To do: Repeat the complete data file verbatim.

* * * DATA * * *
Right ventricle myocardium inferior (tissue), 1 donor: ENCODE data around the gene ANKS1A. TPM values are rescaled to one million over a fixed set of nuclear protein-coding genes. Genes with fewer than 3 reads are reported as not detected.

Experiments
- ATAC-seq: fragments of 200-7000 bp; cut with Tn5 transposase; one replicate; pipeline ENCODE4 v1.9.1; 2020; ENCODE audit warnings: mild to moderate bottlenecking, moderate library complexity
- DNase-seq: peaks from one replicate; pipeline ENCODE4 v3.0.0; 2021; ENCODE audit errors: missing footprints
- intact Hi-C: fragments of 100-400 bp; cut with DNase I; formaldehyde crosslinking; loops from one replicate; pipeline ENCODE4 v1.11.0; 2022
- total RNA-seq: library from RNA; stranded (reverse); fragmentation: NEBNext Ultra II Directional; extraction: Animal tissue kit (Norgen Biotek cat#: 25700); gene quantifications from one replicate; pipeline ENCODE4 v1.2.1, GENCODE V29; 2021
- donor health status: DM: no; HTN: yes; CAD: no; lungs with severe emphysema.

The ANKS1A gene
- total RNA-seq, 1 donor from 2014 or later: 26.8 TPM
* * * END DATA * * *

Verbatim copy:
Right ventricle myocardium inferior (tissue), 1 donor: ENCODE data around the gene ANKS1A. TPM values are rescaled to one million over a fixed set of nuclear protein-coding genes. Genes with fewer than 3 reads are reported as not detected.

Experiments
- ATAC-seq: fragments of 200-7000 bp; cut with Tn5 transposase; one replicate; pipeline ENCODE4 v1.9.1; 2020; ENCODE audit warnings: mild to moderate bottlenecking, moderate library complexity
- DNase-seq: peaks from one replicate; pipeline ENCODE4 v3.0.0; 2021; ENCODE audit errors: missing footprints
- intact Hi-C: fragments of 100-400 bp; cut with DNase I; formaldehyde crosslinking; loops from one replicate; pipeline ENCODE4 v1.11.0; 2022
- total RNA-seq: library from RNA; stranded (reverse); fragmentation: NEBNext Ultra II Directional; extraction: Animal tissue kit (Norgen Biotek cat#: 25700); gene quantifications from one replicate; pipeline ENCODE4 v1.2.1, GENCODE V29; 2021
- donor health status: DM: no; HTN: yes; CAD: no; lungs with severe emphysema.

The ANKS1A gene
- total RNA-seq, 1 donor from 2014 or later: 26.8 TPM